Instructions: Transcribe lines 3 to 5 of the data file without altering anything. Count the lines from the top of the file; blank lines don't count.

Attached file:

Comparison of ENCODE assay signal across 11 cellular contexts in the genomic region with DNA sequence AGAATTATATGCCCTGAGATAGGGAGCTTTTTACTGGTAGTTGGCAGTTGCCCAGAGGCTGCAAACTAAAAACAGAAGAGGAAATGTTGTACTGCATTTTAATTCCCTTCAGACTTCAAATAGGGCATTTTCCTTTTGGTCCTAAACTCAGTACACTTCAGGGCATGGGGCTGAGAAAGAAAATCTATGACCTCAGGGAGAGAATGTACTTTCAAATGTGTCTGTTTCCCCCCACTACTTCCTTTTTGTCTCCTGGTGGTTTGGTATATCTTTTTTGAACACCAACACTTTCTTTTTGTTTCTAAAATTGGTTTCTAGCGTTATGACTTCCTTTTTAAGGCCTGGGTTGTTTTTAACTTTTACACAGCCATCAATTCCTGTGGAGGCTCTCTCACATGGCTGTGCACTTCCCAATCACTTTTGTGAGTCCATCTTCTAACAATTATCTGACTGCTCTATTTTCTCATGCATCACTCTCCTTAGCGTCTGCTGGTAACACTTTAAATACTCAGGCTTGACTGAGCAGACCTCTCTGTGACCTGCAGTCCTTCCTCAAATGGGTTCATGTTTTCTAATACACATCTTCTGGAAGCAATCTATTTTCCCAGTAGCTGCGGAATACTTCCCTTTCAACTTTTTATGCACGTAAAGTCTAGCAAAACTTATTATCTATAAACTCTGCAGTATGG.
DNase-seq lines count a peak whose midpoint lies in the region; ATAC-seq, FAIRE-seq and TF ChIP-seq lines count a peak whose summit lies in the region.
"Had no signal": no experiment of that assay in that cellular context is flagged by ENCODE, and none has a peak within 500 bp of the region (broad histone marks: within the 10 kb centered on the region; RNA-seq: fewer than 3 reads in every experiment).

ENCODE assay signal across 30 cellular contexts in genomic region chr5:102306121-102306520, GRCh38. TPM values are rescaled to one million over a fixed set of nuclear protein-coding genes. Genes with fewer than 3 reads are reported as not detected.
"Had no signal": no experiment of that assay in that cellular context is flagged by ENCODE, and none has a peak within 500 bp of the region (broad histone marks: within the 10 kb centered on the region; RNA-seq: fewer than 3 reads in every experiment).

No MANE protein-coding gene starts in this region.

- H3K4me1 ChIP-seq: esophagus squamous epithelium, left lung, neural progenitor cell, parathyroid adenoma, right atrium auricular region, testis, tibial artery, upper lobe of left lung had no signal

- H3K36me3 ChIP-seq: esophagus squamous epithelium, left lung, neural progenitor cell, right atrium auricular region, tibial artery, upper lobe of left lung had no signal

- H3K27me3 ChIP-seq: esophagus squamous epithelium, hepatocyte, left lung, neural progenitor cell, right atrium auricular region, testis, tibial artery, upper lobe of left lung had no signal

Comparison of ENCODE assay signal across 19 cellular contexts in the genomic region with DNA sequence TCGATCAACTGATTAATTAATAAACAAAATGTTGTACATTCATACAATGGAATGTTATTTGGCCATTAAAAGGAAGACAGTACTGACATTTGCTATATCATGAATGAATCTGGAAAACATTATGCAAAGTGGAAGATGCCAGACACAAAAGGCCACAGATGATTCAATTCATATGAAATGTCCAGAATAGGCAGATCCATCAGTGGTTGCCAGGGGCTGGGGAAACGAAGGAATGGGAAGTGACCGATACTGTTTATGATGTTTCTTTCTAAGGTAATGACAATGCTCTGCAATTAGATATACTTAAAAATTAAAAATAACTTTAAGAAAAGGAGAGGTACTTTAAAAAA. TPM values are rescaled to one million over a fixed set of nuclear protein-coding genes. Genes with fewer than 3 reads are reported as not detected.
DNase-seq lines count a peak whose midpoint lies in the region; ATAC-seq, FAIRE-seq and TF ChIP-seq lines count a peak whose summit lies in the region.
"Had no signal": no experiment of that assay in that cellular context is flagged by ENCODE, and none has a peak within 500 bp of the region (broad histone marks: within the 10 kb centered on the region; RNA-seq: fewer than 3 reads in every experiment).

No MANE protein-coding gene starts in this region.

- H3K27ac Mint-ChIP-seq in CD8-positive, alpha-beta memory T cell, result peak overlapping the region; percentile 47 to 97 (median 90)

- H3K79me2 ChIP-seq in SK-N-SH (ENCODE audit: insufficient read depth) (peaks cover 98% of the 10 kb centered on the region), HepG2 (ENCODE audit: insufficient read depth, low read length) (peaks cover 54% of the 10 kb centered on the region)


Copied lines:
"Had no signal": no experiment of that assay in that cellular context is flagged by ENCODE, and none has a peak within 500 bp of the region (broad histone marks: within the 10 kb centered on the region; RNA-seq: fewer than 3 reads in every experiment).

ENCODE assay signal across 30 cellular contexts in genomic region chr5:102306121-102306520, GRCh38. TPM values are rescaled to one million over a fixed set of nuclear protein-coding genes. Genes with fewer than 3 reads are reported as not detected.
"Had no signal": no experiment of that assay in that cellular context is flagged by ENCODE, and none has a peak within 500 bp of the region (broad histone marks: within the 10 kb centered on the region; RNA-seq: fewer than 3 reads in every experiment).